In a previous article, I discussed the powerful role that colour can play in creating emotionally impactful design. This is something that is particularly important for work in the film industry – where our endeavours are part of a wider emotional experience for the audience.

Due to the popularity of that article, I wanted to revisit the subject of colour – diving in a little deeper and offering up some useful concepts for applying colour to your film poster projects.

Let’s take a look.

The Colour Wheel

A colour wheel (or colour circle) is more than just a pretty diagram. Originated by Isaac Newton, colour wheels describe the relationship that colours have with each other. For Newton, the wheel demonstrated the different spectral wavelengths of the colours.

Colour wheel

But for designers – a colour wheel provides a reference point for creating colour schemes. There are six main concepts for this:


A monochromatic colour scheme uses variations on one colour to create a strong look with an intense feel. Oftentimes, an accent colour will be used against a monochromatic look to draw the eye to a specific feature or piece of information such as the title.

Godzilla poster - monochromatic colour example


Analogous colours are those that sit next to each other on the colour wheel. They have a natural harmony – but it is crucial that you balance the use of these colours or the look can become overwhelming. A good starting point is the 60-30-10 rule – describing use of 60% of a base colour, 30% of an accent colour and 10% for colour ‘pops’.

Kung Fu Panda poster - analogous colour example


Complementary colour schemes use colours opposite each other on the colour wheel. We are already very familiar with a lot of these colour combinations – red & green, purple & yellow and of course, the ubiquitous blue & orange. Used together, these colours appear brighter and more striking.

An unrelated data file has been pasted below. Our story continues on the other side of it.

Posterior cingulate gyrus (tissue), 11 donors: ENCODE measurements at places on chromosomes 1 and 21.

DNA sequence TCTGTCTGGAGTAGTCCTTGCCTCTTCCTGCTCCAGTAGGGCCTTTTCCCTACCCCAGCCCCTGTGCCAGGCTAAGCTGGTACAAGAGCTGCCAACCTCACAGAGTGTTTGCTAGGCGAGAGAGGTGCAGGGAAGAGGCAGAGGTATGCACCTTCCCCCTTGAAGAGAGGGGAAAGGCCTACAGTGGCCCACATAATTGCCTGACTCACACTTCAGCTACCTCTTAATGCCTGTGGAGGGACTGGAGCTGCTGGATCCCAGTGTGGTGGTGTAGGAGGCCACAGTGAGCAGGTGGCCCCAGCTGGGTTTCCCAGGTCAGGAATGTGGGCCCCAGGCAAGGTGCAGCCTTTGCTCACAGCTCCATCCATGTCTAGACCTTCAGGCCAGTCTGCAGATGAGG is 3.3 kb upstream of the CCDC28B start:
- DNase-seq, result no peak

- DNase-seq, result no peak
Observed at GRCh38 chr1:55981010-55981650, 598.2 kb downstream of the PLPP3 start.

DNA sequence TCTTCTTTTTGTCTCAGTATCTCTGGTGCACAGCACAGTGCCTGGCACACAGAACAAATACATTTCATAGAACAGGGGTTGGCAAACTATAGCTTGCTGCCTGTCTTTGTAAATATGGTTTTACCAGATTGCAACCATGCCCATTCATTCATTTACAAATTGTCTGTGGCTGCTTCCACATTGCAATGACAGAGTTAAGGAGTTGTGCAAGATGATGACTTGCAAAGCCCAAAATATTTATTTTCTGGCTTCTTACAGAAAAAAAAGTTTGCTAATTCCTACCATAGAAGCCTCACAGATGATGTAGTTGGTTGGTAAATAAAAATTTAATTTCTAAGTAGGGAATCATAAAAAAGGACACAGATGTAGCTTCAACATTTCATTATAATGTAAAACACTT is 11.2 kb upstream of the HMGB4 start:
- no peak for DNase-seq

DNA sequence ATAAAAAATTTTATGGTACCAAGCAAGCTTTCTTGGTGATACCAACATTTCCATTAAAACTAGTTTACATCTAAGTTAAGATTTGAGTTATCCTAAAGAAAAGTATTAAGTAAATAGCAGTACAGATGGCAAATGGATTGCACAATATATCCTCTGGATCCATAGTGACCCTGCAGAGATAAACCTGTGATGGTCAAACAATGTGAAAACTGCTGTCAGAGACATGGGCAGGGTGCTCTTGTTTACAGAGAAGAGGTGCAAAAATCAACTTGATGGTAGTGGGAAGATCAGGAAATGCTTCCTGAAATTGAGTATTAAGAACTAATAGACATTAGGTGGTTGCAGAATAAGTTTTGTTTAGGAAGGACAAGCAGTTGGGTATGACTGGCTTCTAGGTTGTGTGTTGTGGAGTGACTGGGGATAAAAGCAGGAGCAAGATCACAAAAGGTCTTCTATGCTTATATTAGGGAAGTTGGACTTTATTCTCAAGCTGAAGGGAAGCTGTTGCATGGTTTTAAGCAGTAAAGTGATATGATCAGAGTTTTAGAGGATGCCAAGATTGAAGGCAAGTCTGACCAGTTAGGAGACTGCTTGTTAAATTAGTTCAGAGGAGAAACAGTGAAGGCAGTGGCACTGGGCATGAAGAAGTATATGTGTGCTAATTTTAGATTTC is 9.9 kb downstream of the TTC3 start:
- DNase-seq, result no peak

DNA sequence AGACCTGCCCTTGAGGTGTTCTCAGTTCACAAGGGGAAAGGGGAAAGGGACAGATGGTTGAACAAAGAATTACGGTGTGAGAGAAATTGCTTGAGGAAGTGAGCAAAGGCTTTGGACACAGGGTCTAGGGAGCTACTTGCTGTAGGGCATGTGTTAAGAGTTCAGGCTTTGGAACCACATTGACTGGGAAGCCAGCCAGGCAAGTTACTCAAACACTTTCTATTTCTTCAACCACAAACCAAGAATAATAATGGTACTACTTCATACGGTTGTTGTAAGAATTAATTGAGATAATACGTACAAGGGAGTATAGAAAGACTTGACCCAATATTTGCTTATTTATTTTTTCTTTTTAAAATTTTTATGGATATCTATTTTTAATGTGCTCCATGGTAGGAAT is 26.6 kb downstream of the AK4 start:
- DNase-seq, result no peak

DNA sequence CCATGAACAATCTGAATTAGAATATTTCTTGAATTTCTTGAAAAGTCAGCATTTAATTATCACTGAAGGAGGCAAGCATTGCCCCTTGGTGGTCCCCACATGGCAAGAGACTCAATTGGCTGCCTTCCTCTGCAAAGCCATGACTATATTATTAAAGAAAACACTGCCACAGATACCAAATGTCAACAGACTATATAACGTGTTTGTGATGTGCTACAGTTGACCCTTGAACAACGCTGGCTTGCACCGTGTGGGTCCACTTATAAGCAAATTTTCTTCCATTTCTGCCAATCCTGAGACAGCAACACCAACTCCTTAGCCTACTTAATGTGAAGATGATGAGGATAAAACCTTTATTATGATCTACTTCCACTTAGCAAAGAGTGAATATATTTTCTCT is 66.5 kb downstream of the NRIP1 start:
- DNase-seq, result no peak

Blade Runner 2049 - complementary colour example

Split Complementary

A variation on the complementary colour concept uses three main colours – a principal colour and the two colours on either side of its complementary colour. For example, blue, red-orange, yellow-orange. There is less contrast in this look, but it can add complexity.

Deja Vu - split complementary colour example


Triadic colours are three colours from an equal distance on the colour wheel. Even when using paler tints, they will generate a naturally vibrant energy.

Superman Returns - triadic colour example


You’ve guessed it – this colour scheme uses four colours from the points of a square on a colour wheel. It’s unapologetically bold and bright – and often used for family friendly fare like animation and superhero flicks.

Wonder Woman 1984 - tetradic colour

Other Colour Considerations

Hopefully you will find colour wheels extremely useful, but in fact, they are mainly focused on just one element of colour usage: hue. Hue describes the basic elements of colour – whether they are red, green, blue or yellow (or a mixture). But colour saturation (how intense or not it is) and colour value (how light or dark it is) – have a big part to play in the mood and emotion of a design.

Paler colours, or tints (hues with only white added to them) feel soft and calming and can create a dreamy quality. Whilst darker colours, or shades (hues with only black added) have a more muted and sombre feel. Tones (hues with both black and white added) are understandably more ambiguous and can create a more intricate and layered world with (literally) more shades of grey.

Making Use of Colour Concepts

Once you have an understanding of colour concepts, you can use them to experiment! These ideas can be combined in all kinds of ways to help move your poster design beyond cliché whilst making use of the knowledge of how colour impacts us on a subconscious level.

It’s easy to subvert the classic colour concepts above through colour saturation and value. In fact, it’s already commonplace to use the Complementary colour combination of Blue & Orange in softer tints for romantic films, and Birdman’s poster makes an unexpectedly effective use of a Tetradic colour scheme.

Which film posters have left a lasting impression on you or made you want to watch the film? How has colour played a part in that? I’d love to hear your thoughts!

If there’s a poster design project you’d like to discuss developing, feel free to drop me a line at